M33
M33 in triangulum - David Malin

The constellation Taurus

Taurus
Taurus

Taurus is one of the most beautiful constellations and you can almost imagine the Bull charging down to the left towards Orion. His face is delineated by the "V" shaped cluster of stars called the Hyades, his eye is the red giant star Aldebaran and the tips of his horns are shown by the stars beta and zeta Tauri. Although alpha Tauri, Aldebaran, appears to lie amongst the stars of the Hyades cluster it is, in fact, less than half their distance lying 68 light years away from us. It is around 40 times the diameter of our Sun and 100 times as bright.

The Hyades and Pleiades
The Hyiades and Pleiades. Copyright: Alson Wong.

More beautiful images by Alson Wong : Astrophotography by Alson Wong

To the upper right of Taurus lies the open cluster, M45, the Pleiades. Often called the Seven Sisters, it is one of the brightest and closest open clusters. The Pleiades cluster lies at a distance of 400 light years and contains over 3000 stars. The cluster, which is about 13 light years across, is moving towards the star Betelgeuse in Orion. Surrounding the brightest stars are seen blue reflection nebulae caused by reflected light from many small carbon grains. These relfection nebulae look blue as the dust grains scatter blue light more efficiently than red. The grains form part of a molecular cloud through which the cluster is currently passing. (Or, to be more precise, did 400 years ago!)

The Crab Nebula
VLT image of the Crab Nebula

Close to the tip of the left hand horn lies the Crab Nebula, also called M1 as it is the first entry of Charles Messier's catalogue of nebulous objects. Lying 6500 light years from the Sun, it is the remains of a giant star that was seen to explode as a supernova in the year 1056. It may just be glimpsed with binoculars on a very clear dark night and a telescope will show it as a misty blur of light.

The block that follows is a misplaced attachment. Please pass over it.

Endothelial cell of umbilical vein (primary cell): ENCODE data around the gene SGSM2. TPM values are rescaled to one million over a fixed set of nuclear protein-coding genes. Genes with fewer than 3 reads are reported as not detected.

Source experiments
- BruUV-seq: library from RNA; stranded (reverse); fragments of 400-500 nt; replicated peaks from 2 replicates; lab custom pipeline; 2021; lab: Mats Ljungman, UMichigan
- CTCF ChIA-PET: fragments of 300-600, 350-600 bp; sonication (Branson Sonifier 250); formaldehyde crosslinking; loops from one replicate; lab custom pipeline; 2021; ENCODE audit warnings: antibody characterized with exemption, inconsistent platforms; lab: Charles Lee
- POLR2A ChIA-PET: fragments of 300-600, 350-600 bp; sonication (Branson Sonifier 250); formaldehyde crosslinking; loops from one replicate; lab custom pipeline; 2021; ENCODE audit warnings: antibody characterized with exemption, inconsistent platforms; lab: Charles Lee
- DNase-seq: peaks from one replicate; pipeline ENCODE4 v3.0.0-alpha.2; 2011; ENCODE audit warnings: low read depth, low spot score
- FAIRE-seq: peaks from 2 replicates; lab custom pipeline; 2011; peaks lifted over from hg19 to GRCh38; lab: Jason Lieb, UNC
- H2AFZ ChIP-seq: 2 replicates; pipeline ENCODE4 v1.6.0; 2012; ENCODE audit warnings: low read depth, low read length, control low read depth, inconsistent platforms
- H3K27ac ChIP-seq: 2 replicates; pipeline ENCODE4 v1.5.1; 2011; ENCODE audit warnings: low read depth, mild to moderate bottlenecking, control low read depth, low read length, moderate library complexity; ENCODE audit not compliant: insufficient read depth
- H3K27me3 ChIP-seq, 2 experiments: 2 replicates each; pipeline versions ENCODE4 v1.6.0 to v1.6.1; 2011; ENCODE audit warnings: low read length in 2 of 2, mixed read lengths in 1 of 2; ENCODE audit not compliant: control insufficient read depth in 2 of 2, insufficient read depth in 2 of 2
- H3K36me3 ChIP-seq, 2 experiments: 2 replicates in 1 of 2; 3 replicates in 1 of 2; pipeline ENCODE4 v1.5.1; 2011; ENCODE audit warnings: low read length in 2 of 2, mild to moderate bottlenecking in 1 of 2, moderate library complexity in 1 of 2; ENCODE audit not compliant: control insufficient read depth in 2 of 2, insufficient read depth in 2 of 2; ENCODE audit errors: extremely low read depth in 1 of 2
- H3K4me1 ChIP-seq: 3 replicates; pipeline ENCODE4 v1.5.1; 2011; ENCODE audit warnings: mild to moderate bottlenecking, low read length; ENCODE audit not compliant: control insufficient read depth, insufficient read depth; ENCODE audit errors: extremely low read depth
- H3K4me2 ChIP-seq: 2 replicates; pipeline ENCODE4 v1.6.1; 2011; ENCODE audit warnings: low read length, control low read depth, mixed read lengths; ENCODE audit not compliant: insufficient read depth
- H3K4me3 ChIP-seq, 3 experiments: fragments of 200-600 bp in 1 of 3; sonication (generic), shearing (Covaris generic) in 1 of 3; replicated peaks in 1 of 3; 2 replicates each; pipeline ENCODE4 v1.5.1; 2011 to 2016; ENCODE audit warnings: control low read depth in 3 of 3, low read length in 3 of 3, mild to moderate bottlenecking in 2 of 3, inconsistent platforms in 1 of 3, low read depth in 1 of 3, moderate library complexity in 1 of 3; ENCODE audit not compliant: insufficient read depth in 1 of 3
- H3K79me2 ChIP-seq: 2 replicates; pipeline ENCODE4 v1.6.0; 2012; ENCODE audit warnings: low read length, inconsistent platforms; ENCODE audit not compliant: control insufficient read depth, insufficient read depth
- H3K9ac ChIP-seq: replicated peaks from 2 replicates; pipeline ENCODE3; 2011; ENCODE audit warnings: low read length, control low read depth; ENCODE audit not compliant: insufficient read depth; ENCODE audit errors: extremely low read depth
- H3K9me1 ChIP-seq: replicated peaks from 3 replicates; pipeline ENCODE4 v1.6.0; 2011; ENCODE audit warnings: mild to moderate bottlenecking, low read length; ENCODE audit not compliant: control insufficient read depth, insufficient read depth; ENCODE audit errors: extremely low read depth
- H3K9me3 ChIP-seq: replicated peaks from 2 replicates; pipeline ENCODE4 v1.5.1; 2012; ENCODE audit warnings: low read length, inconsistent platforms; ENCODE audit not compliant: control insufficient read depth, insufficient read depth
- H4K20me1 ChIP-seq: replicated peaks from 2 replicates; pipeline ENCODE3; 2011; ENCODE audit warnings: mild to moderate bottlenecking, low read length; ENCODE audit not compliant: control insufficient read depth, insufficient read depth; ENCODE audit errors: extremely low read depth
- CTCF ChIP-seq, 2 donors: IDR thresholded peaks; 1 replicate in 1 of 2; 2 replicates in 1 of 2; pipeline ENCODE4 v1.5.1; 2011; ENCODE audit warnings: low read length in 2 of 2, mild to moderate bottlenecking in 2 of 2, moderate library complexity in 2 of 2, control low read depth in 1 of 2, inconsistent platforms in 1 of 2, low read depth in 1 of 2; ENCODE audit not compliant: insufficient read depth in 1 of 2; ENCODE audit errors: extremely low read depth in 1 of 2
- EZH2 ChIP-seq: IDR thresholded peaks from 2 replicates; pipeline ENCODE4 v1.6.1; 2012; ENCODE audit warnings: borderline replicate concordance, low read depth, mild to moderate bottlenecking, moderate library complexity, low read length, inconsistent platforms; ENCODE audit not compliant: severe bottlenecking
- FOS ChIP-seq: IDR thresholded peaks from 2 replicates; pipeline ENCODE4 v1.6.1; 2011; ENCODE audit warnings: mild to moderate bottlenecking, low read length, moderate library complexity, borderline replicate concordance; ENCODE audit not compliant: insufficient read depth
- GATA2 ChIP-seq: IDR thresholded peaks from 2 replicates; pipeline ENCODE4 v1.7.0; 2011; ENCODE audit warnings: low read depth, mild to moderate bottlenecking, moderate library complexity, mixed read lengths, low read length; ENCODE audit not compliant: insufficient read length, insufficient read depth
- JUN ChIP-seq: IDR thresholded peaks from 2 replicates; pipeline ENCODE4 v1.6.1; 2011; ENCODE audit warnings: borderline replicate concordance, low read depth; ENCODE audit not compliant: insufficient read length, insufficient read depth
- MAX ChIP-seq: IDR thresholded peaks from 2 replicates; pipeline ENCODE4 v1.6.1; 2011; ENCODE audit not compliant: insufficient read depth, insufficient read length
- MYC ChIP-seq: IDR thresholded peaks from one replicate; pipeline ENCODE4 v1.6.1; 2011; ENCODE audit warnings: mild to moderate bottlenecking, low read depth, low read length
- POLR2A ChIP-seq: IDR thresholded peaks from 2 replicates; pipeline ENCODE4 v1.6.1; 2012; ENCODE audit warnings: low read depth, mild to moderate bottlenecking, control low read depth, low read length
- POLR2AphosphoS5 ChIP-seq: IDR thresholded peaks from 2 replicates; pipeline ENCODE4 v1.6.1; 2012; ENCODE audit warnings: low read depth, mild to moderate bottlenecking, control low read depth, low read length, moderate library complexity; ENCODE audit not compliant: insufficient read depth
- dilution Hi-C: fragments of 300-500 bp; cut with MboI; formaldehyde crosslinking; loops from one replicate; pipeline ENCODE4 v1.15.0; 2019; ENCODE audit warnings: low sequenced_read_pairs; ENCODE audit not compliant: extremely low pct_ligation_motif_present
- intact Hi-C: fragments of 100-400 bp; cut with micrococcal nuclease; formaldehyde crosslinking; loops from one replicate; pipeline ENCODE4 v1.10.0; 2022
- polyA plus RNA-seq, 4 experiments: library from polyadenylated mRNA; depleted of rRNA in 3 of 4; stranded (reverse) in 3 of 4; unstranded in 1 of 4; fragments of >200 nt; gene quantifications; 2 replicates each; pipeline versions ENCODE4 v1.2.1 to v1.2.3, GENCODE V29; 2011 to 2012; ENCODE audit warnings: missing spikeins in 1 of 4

The Crab Nebula
Lord Rosse's drawing of M1

Its name "The Crab Nebula" was given to it by the Third Earl of Rosse who observed it with the 72 inch reflector at Birr Castle in County Offaly in central Ireland. As shown in the drawing above, it appeared to him rather lile a spider crab. The 72 inch was the world's largest telelescope for many years. At the heart of the Crab Nebula is a neutron star, the result of the collapse of the original star's core. Although only around 20 km in diameter it weighs more than our Sun and is spinning 30 times a second. Its rotating magnetic field generate beams of light and radio waves which sweep across the sky. As a result, a radio telescope will pick up very regular pulses of radiation and the object is thus also known a Pulsar. Its pulses are monitored each day at Jodrell Bank with a 13m radio telescope.

The constellation Orion

Orion
Orion

Orion, perhaps the most beautiful of constellations, will be seen in the south at around 11 - 12 pm during January. Orion is the hunter holding up a club and shield against the charge of Taurus, the Bull up and to his right. Alpha Orionis, or Betelgeuse, is a read supergiant star varying in size between three and four hundred times that of our Sun. The result is that its brightness varies somewhat. Beta Orionis, or Rigel, is a blue supergiant which, at around 1000 light years distance is about twice as far away as Betelgeuse. It has a 7th magnitude companion. The three stars of Orion's belt lie at a distance of around 1500 light years. Just below the lower left hand star lies a strip of nebulosity against which can be seen a pillar of dust in the shape of the chess-board knight. It is thus called the Horsehead Nebula. It shows up very well photographically but is exceedingly difficult to see visually - even with relativly large telescope.

The Orion Nebula
The Horsehead Nebula: Anglo Australian Observatory

Beneath the central star of the belt lies Orion's sword containing one of the most beautiful sights in the heavens - The Orion Nebula. It is a region of star formation and the reddish colour seen in photographs comes from Hydrogen excited by ultraviolet emitted from the very hot young stars that make up the Trapesium which is at its heart. The nebula, cradling the trapesium stars, is a beautiful sight in binoculars or, better still, a telescope. To the eye it appears greenish, not red, as the eye is much more sensitive to the green light emitted by ionized oxygen than the reddish glow from the hydrogen atoms.

The Orion Nebula
The Orion Nebula: David Malin